Tuesday, February 22, 2011

A Podiatrist's View On Running Shoe Selection

Ever wondered what an evidence-based Sports Podiatrist's views are on choosing your next running shoes? This is what Ian Griffins on Ransacker.com wrote.

Mr Griffins did an excellent job on saying what many current heath professionals are still doing now with regards to running shoe selection is flawed. He also discusses how the method of assessing your foot type by your wet foot print came about (and why the wet foot test is "nonsense" to quote him), why controlling pronation  is a poor way of choosing a shoe, why aligning runners to the same neutral position makes no sense.

Please have a look if you want to read his post.

I've written on running shoes before, have a look here and here.

* Photo Ian Griffins's webpage

Sunday, February 13, 2011

Acupuncture For Chronic Low Back Pain

Acupuncture is astrological in origin and not evidence-based so writes the author in a review article in yesterday's Straits Times (page A32, 120211). How is it linked to astrology?  There is "qi" flowing in the human body's loop of meridians interlinking 361 points on the skin. Since the qi flows in a closed loop, you can insert needles at any point away from the painful site to relieve pain if done well.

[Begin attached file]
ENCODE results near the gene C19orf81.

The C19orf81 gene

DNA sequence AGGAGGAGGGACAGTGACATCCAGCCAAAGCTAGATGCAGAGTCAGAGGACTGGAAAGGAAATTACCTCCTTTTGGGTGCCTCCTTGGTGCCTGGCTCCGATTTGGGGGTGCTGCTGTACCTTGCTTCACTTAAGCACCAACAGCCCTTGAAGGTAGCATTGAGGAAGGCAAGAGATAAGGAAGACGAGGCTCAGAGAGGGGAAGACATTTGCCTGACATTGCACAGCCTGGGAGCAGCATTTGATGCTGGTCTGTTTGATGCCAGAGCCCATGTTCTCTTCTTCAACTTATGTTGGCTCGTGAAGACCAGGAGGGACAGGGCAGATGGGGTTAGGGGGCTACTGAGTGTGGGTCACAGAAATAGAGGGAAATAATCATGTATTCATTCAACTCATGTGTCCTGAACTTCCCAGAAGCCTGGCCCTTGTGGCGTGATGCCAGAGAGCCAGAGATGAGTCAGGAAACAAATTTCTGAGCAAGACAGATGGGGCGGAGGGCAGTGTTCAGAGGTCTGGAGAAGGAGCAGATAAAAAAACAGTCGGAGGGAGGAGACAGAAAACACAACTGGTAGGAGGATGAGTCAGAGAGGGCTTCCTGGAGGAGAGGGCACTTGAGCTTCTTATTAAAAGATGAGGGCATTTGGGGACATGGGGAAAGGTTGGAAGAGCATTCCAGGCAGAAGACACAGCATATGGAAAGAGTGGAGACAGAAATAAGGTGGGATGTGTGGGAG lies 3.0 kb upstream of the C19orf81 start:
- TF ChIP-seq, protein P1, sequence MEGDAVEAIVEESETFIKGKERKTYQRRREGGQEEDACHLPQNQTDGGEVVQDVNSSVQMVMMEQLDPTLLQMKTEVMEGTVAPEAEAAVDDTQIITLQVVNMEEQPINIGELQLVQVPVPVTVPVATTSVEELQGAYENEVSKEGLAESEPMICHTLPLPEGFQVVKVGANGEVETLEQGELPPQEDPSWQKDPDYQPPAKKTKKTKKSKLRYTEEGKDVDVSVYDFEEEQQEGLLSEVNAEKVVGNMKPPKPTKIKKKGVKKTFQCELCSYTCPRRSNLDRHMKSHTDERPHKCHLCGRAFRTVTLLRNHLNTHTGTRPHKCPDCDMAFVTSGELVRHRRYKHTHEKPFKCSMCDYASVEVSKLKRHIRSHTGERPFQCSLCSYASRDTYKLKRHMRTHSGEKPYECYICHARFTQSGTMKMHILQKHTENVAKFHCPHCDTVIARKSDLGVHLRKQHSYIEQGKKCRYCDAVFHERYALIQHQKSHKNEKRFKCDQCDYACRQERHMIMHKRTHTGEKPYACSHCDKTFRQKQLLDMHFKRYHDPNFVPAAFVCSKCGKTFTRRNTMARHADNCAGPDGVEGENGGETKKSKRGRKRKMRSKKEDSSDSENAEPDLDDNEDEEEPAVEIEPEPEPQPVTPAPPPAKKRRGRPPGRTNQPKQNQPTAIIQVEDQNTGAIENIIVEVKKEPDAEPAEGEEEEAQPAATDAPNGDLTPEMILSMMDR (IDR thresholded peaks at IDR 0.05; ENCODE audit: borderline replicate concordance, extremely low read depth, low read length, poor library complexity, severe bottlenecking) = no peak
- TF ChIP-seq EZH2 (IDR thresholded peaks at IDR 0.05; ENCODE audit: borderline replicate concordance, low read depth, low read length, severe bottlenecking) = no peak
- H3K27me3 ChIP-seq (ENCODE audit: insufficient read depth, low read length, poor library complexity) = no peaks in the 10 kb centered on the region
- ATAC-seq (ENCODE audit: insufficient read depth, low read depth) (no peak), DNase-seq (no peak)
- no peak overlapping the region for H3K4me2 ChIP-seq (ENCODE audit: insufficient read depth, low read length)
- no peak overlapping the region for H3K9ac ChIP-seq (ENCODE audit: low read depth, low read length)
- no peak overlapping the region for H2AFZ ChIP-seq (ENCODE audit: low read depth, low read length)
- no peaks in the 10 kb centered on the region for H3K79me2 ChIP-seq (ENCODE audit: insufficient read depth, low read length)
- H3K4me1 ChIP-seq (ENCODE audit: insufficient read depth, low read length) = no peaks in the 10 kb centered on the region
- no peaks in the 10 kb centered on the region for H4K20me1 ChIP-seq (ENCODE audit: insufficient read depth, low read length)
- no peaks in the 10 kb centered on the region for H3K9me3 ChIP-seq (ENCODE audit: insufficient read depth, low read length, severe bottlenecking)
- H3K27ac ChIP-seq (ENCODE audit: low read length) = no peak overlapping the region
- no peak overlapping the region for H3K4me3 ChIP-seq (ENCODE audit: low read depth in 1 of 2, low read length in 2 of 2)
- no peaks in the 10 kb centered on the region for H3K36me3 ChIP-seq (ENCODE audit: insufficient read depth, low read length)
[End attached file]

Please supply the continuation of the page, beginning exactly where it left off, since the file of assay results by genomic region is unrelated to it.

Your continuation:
Why 361 points? The earth takes just three minutes under 24 hours to rotate 360 degrees on its axis while the sun appears to revolve 361 degrees every 24 hours. Hence the link to astrology.

Previously I have read both articles from the Spine Journal and New England Journal of Medicine quoted by the author in which acupuncture was researched to see its efficacy on low back pain. The conclusion from the systematic review (the highest level in research) was that both real and sham acupuncture were more effective than no treatment.  It added that acupuncture may be used as a supplement to other forms of conventional therapy for low back pain.

So here's the deal, real acupuncture does no better than sham acupuncture. It probably is the placebo effect working when patients feel better.


Berman BM, Langevin HM et al. (2010). Acupuncture For Chronic Low Back Pain. N Eng J Med. 363: 454-461.

Yuan J, Purepong N et al (2008). Effectiveness Of Acupuncture For Low Back Pain : A Systematic Review. Spine. 33: E887-E900.